Problems in Probability

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Fall 2011 Strategic Practice 5: Section 2 (Seeking Sublime Symmetry) - Question 2
Explain why P(X < Y) = P(Y < X) if X and Y are i.i.d. Does it follow that P(X < Y) = 1/2? Is it still always true that P(X < Y) = P(Y < X) if X and Y have the same distribution but are not independent?
Solution: If X and Y are i.i.d., then P(X < Y) = P(Y < X) by symmetry: we can interchange X and Y since both are the probability of one draw from the distribution being less than another, independent draw. In the discrete case, P(X < Y) < 1/2 since P(X = Y) > 0. In the continuous case, P(X < Y) = 1/2 since P(X = Y) = 0. If X and Y are not independent, then it is not necessarily true that P(X < Y) = P(Y < X) since they may be structured in a way that tends to make X less than Y .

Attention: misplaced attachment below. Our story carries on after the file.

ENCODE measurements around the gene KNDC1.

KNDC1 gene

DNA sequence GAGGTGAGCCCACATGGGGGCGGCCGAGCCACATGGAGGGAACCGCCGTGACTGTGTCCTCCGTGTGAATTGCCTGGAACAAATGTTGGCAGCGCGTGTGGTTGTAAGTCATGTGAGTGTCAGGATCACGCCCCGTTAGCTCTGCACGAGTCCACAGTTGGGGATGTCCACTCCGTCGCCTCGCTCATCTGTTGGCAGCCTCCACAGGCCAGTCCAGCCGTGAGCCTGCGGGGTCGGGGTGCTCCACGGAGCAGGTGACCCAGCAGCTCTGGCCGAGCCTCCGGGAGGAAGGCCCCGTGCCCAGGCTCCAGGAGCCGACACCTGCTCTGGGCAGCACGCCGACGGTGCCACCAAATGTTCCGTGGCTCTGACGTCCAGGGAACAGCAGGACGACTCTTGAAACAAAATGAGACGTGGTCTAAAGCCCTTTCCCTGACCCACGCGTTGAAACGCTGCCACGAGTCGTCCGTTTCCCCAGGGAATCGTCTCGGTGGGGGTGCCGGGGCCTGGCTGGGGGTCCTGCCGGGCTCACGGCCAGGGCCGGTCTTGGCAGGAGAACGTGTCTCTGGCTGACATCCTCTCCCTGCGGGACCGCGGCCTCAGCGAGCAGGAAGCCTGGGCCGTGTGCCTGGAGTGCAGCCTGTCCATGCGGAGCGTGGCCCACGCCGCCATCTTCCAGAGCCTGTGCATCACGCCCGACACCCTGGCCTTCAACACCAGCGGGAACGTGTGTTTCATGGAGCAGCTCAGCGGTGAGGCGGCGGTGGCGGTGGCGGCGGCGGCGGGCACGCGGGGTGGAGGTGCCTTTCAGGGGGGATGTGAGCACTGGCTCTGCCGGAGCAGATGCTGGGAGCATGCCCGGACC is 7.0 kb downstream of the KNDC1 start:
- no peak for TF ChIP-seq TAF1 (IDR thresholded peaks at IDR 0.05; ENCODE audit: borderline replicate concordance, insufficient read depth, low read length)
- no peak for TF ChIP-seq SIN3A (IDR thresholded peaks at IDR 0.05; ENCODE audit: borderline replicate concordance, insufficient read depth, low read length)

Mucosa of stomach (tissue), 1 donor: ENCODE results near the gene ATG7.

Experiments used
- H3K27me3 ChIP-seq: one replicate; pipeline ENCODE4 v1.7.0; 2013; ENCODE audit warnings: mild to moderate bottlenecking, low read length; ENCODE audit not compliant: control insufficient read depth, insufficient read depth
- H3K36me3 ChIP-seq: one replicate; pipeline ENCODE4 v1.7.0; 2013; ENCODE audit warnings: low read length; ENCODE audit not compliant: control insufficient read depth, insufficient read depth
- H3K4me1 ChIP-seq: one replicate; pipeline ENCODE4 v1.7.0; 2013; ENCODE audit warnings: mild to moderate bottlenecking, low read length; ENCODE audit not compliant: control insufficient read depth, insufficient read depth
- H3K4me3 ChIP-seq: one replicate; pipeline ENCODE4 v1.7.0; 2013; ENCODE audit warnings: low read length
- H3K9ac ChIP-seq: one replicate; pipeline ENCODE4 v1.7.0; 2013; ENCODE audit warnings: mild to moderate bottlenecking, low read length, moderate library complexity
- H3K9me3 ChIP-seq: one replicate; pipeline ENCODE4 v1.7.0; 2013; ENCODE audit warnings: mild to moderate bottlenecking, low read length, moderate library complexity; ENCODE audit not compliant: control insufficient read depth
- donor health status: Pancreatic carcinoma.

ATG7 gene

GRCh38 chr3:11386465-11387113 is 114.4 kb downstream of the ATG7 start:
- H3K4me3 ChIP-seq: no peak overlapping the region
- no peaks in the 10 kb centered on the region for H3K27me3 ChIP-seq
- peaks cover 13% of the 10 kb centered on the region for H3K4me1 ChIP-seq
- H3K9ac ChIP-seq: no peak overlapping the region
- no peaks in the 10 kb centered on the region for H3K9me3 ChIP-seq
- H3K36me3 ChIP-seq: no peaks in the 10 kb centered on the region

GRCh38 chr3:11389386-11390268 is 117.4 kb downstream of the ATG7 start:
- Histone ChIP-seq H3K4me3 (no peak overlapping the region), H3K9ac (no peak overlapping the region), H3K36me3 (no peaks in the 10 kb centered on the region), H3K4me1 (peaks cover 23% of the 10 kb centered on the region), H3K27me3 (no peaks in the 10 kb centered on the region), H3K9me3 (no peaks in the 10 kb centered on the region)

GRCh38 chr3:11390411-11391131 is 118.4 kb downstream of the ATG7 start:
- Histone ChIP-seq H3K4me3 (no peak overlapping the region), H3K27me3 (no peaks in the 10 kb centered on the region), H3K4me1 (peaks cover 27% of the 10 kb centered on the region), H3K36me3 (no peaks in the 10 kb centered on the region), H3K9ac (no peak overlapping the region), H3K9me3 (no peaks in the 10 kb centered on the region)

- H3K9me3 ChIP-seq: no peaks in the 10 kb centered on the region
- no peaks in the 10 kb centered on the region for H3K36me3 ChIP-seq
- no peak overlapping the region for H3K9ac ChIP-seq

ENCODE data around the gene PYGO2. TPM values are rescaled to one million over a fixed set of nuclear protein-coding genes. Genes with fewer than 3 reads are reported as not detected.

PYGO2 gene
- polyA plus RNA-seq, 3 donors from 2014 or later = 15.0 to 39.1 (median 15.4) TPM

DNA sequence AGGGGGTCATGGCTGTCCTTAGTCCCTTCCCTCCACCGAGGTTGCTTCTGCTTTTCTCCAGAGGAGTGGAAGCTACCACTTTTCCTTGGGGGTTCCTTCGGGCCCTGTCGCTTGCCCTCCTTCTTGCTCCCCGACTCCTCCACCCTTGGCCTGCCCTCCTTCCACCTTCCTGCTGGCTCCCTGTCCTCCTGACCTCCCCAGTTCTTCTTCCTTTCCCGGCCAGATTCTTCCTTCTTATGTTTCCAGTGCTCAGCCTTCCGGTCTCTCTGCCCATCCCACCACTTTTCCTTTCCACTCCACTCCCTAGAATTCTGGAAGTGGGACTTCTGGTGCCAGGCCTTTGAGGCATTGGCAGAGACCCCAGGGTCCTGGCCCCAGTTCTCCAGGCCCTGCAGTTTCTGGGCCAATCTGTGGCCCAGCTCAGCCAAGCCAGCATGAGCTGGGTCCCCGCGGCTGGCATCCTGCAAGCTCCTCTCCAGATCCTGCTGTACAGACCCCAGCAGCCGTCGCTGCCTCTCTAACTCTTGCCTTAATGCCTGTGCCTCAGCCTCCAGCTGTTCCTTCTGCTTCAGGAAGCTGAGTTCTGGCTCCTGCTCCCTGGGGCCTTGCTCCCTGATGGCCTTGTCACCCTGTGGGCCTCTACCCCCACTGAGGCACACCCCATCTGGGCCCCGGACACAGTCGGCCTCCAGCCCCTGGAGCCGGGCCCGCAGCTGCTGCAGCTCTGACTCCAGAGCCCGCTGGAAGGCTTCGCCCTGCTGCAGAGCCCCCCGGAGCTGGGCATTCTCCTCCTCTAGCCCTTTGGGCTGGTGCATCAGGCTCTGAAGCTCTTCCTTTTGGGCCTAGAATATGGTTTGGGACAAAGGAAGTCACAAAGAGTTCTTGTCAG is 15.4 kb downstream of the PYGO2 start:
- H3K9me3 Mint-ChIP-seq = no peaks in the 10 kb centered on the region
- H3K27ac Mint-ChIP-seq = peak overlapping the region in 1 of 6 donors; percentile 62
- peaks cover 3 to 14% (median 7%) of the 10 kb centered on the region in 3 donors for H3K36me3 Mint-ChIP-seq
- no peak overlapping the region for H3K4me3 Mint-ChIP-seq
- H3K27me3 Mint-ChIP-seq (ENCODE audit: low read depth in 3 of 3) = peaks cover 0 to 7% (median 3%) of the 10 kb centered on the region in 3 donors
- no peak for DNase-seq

"Mathematics is the logic of certainty, but statistics is the logic of uncertainty."
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